Showing 1 - 25 of 243 comments
Was this theater on S. 20th Street or Mifflin Street? No one knows? I guess not!
A discrepancy exists on what the seating capacity was for the Strand. PAB says the theater seated 1,679 while Cinema Treasures says 1,641. This could have resulted during the 1916 alterations. If anyone has an answer, please share, and thanks!
This Strand Theatre, on the corner of Germantown Avenue and W. Venango Street was designed by Philadelphia architect Carl P. Berger, AIA (1873-1947) and opened in 1914 — not 1917. Alterations were made to the theater in 1916 by William H. Hoffman ( ? -1925) of the Philadelphia architectural firm of Hoffman & Co. It was redecorated in 1924. The Strand Theatre was demolished in 1971 after a devasting fire. The site is now a PPA Municipal Parking Lot and a location for Enterprise CarShare.
Yeh, Yeh! So much for the condiments Steve. Where are the hamburgers and hot dogs?
Charmaine — Why is the Dunbar Theatre posted on the Lincoln Theatre site? There is a Dunbar Theatre site!
The Drumpy Theater should be listed as demolished. Except for Temple’s Carnell Hall on the N.E. Corner of Broad & Montgomery, this entire corner has been redeveloped.
Does anyone know what corner it was on at least? Any other info? Anything at all? I guess not!
In 1953, Harry Sley, president of the Sley System, a parking lot operator, aquired the Aldine Theatre with plans to convert it into a parking garage. After neighborhood opposition, plans were changed and well known theater architect William Harold Lee, AIA (1884-1974) was hired to remodel the theater. It reopened as the Viking Theatre in 1954. (The Viking closed in 1963 and remained shuttered until 1967 when it reopened as the Cinema 19).
The street level of the theater was Above the center window and above BOYDS, the facade still proclaims 1812-1814 CHESTNUT ST. ARCADE.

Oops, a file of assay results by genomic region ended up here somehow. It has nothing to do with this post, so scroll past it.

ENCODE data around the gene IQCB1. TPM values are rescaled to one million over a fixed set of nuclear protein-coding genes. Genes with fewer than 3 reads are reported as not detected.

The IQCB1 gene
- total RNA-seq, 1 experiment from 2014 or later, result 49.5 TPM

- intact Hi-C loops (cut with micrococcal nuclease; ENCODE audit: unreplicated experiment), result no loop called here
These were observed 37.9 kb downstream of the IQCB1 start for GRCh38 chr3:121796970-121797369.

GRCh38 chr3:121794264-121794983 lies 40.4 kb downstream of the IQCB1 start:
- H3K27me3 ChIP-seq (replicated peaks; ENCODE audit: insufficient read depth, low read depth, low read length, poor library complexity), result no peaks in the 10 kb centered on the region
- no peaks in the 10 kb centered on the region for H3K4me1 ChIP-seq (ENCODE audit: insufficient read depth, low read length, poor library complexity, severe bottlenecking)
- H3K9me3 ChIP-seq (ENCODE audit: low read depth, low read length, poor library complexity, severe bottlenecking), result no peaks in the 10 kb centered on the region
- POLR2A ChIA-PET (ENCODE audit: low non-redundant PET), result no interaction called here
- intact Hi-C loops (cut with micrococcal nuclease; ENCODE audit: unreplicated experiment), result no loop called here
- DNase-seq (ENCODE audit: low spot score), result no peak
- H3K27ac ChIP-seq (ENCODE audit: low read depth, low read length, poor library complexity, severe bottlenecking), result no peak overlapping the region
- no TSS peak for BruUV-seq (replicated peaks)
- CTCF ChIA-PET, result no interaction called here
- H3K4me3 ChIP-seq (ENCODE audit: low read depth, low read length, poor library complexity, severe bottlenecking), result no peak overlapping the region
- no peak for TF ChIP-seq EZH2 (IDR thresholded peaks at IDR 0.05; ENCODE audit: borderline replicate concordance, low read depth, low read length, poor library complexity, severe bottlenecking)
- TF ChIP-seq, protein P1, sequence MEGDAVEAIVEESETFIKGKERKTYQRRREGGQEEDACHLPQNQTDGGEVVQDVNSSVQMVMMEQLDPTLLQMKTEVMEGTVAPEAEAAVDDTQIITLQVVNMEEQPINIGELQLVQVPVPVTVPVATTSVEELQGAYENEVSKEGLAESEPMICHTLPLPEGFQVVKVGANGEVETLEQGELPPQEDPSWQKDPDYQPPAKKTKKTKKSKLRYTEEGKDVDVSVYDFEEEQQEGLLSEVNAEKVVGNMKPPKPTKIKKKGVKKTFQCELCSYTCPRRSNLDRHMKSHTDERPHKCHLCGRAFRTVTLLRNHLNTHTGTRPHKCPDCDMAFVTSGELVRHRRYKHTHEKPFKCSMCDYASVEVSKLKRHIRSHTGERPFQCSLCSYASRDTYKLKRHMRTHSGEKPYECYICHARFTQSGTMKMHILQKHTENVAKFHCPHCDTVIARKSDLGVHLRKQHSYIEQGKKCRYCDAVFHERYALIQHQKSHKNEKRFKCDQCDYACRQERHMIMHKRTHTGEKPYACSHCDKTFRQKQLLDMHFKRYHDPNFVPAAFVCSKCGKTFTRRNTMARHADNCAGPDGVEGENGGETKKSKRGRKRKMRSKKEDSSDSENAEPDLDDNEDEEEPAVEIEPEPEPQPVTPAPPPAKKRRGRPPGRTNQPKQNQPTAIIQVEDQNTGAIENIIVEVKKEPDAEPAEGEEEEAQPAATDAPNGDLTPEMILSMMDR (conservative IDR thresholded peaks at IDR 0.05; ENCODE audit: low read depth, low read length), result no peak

The Castor Theatre opened in 1936 and was designed in the Streamline Moderne/Art Deco Style by Thalheimer & Weitz, (Clarence Stern Thalheimer, AIA (1898-1984) & David Daniel Weitz, BS, AIA (1895-1976)), an architectural and engineering firm in Philadelphia. Thalheimer & Weitz also designed the Devon Theatre (c.1946) in Mayfair and Suburban Station (c.1930) in Center City. The theater was constructed by the Golder Construction Co. and included two adjoining retail stores, one on each side. The theater closed in 1989. Today, the marquee remains and reads: CASTOR 99c & UP GROCERY STORE. The adjoining stores (6629 & 6633 Castor Ave.) are now part of the grocery store.
The Benner Theatre (6054-56 Castor Ave.) had 600 seats vs. Castor’s 446.
The theater was demolished and the site is now home to a K Donut/Cedar Laundromat. Cinema Treasures lists it as closed in the overview. That should be changed to demolished.
… I would say — around 1960 — mostly — can’t say for sure — I think — wasn’t open very long — little theatre — not far from — think it was on the other side — would say somewhere like… A lot of vague information! I think it would be nice if information was verified before it is posted!
Sorry Howard, but PAB comments that the GCC Walnut Mall 1-2-3 had a seating capacity of 400 each.
Does anyone know who the architect of this theaer was and in what style it was designed? Also, was the opening year 1975? If anyone can answer, please share. Thanks!
In what style was this theater designed? Where is the marquee?
Who was the Mosholu Theatre’s architect and in what style was the theater designed? Also, when was the name changed to the Bainbridge Theatre and when did it close? Thanks!
This photo was taken on January 1, 4501? Wow, I must have missed a few years!
Another abundance of information. Doesn’t anyone have information for the Park Theatre? Pathetic!
Thanks Movieguy for a full 16-year history of the movies that were shown at the Barclay Square Twin! Now we’re all set for Jeopardy if the opportunity ever presents itself.
Since Cinema Treasures does not have a page for the Owl Theatre, I am posting my comment here in response to Joe Vogel’s posting.
A vacant parking lot now occupies 2300-2302 Grays Ferry Ave. The USPS recognizes this as 2300-2302 S. 23rd St. since Grays Ferry Ave. turns into S. 23rd St. at this point. But this would definitely be 2300-2302 Grays Ferry Ave. since the adjoining property is 2304 Grays Ferry Ave.
Thank’s to RJR for sharing! I don’t know why Walt placed the demolition of the Alden in the 1980’s.
Walt Price says the Alden Theater was demolished in the 1980’s. That covers an entire decade. Does anyone know the exact year? Also, who was the architect of the Alden Theater? Please share, and thanks!
What does this photo have to do with The Alden Theater?
This photo was taken on December 26, 2012? I doubt it!
But this beat gos on and on. I guess we’re going see the whole record collection? Hint. Only handle records by the edges to prevent finger prints.